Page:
Straight out of high school in 1997, Langley boy David Scrivens joined the Canadian military. His first choice was to be an RCMP, but they weren’t hiring at the time, so Scrivens made an almost 20-year career out of trips overseas, learning, teaching, and now recruiting.
“My first tour, I was 19. I was in Bosnia on a peacekeeping operation.”
David Scrivens described his peacekeeping missions as a lot like what an RCMP officer would do in Langley.
“I went there and patrolled a lot,” noted Scrivens. “I was excited my first time. I was young… it was an opportunity for me to see if I wanted to join the forces full time.”
Surprisingly, it wasn’t until 2010 that he became full time, when he joined the Canadian Forces Recruiting Centre Pacific.
Those years in between gave Scrivens a lot of experiences to talk about.
“My actual job in the military is infantry,” he explained. “When we got there [Bosnia] everything is set up for you, which is good. The briefings scare the life out of you.”
He noted the biggest concern in Bosnia during his tour was the mines.
“No one can go in the woods and chop firewood because it’s all mines,” he explained.
When the Sept. 11, 2001 attacks occurred on the World Trade Centre in New York, Scrivens briefly thought about joining the American military. He wanted to go overseas to assist.
He stayed with the Canadian military, though, and did eventually go to Afghanistan in 2008 as a master corporal where he served for seven months.
“I got tons of vitamin D,” he said of his time in Afghanistan. “The first three months were awesome.”
After that first part of his tour, he took a brief vacation to spend time with his new wife. Upon returning, he said everything was different.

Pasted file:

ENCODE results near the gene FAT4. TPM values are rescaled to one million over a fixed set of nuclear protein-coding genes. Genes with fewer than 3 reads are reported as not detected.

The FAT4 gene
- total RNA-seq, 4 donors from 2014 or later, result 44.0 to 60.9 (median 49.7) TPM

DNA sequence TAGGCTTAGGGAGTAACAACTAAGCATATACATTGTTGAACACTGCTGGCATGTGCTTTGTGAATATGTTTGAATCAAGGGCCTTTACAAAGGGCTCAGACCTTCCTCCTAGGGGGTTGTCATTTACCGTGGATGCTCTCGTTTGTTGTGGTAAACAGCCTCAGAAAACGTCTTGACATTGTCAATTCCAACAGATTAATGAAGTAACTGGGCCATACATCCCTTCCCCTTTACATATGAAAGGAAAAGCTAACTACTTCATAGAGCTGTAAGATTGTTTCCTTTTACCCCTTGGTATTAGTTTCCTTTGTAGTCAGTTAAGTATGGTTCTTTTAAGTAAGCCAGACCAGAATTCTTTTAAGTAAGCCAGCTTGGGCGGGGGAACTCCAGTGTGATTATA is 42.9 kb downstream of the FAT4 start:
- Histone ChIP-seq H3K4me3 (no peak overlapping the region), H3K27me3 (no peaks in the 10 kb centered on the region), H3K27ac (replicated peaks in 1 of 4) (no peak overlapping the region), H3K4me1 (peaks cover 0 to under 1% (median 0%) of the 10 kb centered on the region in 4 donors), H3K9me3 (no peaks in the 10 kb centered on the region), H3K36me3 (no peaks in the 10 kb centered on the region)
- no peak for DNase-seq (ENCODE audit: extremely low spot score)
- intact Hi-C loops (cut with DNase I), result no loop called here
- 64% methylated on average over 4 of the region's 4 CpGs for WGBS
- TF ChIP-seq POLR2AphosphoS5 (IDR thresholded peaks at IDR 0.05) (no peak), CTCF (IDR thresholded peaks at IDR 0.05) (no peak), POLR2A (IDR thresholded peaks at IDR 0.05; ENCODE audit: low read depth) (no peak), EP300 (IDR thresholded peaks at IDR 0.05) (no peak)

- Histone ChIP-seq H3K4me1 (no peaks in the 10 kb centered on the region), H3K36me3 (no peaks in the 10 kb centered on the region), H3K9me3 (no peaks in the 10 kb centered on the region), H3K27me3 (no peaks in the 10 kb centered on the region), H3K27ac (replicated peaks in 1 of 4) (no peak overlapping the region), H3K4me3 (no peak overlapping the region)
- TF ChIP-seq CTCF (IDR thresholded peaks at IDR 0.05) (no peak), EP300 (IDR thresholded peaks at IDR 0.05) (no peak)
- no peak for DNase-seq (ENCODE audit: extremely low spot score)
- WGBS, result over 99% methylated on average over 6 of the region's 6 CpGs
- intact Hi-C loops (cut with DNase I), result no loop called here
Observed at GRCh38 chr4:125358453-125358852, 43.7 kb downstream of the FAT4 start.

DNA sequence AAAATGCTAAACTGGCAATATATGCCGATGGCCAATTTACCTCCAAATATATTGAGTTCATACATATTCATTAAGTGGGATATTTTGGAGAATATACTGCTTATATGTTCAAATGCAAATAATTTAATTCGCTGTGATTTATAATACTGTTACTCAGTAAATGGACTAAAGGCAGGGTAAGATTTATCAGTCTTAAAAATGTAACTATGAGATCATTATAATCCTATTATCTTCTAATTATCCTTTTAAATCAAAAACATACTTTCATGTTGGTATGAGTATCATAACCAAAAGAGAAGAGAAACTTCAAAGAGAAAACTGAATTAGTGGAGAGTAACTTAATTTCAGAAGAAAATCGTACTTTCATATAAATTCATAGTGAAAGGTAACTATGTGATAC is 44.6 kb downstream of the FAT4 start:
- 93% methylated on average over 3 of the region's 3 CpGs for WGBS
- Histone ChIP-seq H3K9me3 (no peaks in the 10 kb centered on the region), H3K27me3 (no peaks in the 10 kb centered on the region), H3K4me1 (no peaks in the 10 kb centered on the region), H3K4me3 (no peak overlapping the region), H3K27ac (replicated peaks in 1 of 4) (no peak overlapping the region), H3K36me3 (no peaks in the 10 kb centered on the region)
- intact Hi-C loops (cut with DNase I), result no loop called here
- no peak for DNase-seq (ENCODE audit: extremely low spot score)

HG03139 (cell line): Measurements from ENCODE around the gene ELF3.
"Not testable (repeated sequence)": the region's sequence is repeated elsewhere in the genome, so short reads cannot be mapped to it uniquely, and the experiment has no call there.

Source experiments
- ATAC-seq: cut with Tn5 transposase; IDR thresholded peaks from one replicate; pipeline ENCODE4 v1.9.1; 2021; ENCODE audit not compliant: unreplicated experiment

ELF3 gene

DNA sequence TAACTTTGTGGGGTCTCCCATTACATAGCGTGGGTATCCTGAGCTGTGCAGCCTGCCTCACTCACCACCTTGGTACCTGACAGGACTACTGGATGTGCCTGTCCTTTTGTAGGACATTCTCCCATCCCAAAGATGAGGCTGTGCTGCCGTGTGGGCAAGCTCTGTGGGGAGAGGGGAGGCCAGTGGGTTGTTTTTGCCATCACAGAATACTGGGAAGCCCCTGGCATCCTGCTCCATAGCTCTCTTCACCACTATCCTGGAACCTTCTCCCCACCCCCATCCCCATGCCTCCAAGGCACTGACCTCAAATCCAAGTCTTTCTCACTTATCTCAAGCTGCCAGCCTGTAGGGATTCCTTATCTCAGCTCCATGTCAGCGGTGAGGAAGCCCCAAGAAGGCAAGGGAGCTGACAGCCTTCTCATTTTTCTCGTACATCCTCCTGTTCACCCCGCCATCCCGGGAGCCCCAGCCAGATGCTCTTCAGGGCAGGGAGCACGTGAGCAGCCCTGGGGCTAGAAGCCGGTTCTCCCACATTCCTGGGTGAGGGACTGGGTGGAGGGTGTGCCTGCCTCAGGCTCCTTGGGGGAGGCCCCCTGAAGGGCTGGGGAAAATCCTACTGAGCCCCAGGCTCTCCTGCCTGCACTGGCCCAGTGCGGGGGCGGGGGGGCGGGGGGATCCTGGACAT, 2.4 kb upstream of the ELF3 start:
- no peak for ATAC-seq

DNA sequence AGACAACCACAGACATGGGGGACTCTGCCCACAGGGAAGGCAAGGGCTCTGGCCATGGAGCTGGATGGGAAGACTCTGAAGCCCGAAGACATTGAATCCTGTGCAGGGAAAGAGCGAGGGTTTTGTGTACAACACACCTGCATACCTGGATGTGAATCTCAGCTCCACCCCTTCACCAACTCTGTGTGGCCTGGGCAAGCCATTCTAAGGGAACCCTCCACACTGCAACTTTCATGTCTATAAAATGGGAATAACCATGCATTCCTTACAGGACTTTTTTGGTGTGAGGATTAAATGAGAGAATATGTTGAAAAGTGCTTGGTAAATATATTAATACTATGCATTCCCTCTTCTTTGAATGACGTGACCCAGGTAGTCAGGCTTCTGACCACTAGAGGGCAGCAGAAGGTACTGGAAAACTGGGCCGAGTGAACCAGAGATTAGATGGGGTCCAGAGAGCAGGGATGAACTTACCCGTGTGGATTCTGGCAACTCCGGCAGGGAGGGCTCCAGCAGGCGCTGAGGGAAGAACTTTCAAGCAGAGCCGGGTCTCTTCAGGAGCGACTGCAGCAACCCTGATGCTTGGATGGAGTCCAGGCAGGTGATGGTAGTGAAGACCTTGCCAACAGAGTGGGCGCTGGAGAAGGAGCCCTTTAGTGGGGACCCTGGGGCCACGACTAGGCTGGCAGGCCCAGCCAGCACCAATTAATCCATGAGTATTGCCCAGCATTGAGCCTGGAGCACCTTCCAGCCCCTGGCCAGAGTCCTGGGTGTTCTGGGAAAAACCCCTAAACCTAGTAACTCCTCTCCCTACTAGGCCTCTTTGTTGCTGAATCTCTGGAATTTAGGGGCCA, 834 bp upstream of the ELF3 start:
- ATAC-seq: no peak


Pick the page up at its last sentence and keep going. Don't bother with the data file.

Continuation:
“My first day back, they informed me that a prison exploded and all the prisoners broke out,” Scrivens recounted.
It was his job to hunt them down.
From that point forward, he was in a firefight every day.
“Sometimes twice a day,” he said.
In one of those firefights, he was hit in the helmet by a 25mm canon shell. Fortunately, it hit him sideways – launched from an explosion – and not shot from a gun. It didn’t peirce his helmet.
His platoon had been ambushed and Scrivens was one of the lucky ones to make it out.
When asked if he was aware of how proud most Canadians are of the country’s troops for serving overseas, he said, “It’s always drilled into you, that Canadians are watching you. There’s a pride, satisfaction, when you’re just doing your day-to-day job.”
Scrivens felt that patriotism significantly when he carried the casket of Master Cpl. Colin Bason, a fellow member of the Royal Westminster unit, along the stretch of the local Highway of Heroes.
“It was awesome, seeing all the people there,” he said. “It helps.”
While not a member of the Royal Canadian Legion, Scrivens is grateful for the work that legions do.
“The Legion helped me and I don’t think I can ever thank them enough.”
Scrivens received money from the poppy fund when his wife had cancer and the couple’s son was very young. The price for his wife’s medication was covered by that generosity.
Although uncertain exactly how he will spend this Remembrance Day, the service of those like Scrivens contributes to the pride of many Canadians.
PHOTO: David Scrivens has video of his time abroad, a stark contrast to his life in Walnut Grove.